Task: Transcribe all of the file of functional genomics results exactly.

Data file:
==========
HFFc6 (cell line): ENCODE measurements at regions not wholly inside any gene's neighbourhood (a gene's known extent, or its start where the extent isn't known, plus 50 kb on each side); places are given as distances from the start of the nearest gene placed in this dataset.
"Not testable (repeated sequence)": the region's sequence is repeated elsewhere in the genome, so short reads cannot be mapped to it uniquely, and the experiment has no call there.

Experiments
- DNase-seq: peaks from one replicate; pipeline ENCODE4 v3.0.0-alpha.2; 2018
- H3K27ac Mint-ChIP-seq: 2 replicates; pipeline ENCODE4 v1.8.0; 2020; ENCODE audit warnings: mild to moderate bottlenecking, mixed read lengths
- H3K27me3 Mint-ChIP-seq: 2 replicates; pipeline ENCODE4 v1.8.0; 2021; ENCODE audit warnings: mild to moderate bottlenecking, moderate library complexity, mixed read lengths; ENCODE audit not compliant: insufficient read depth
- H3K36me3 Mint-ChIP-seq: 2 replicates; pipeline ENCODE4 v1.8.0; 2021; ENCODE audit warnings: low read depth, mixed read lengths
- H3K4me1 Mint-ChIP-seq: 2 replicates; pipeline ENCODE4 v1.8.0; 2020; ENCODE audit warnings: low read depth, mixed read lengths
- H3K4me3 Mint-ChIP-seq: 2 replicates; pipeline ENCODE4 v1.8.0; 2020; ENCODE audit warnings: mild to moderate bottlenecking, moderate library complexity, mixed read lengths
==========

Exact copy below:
HFFc6 (cell line): ENCODE measurements at regions not wholly inside any gene's neighbourhood (a gene's known extent, or its start where the extent isn't known, plus 50 kb on each side); places are given as distances from the start of the nearest gene placed in this dataset.
"Not testable (repeated sequence)": the region's sequence is repeated elsewhere in the genome, so short reads cannot be mapped to it uniquely, and the experiment has no call there.

Experiments
- DNase-seq: peaks from one replicate; pipeline ENCODE4 v3.0.0-alpha.2; 2018
- H3K27ac Mint-ChIP-seq: 2 replicates; pipeline ENCODE4 v1.8.0; 2020; ENCODE audit warnings: mild to moderate bottlenecking, mixed read lengths
- H3K27me3 Mint-ChIP-seq: 2 replicates; pipeline ENCODE4 v1.8.0; 2021; ENCODE audit warnings: mild to moderate bottlenecking, moderate library complexity, mixed read lengths; ENCODE audit not compliant: insufficient read depth
- H3K36me3 Mint-ChIP-seq: 2 replicates; pipeline ENCODE4 v1.8.0; 2021; ENCODE audit warnings: low read depth, mixed read lengths
- H3K4me1 Mint-ChIP-seq: 2 replicates; pipeline ENCODE4 v1.8.0; 2020; ENCODE audit warnings: low read depth, mixed read lengths
- H3K4me3 Mint-ChIP-seq: 2 replicates; pipeline ENCODE4 v1.8.0; 2020; ENCODE audit warnings: mild to moderate bottlenecking, moderate library complexity, mixed read lengths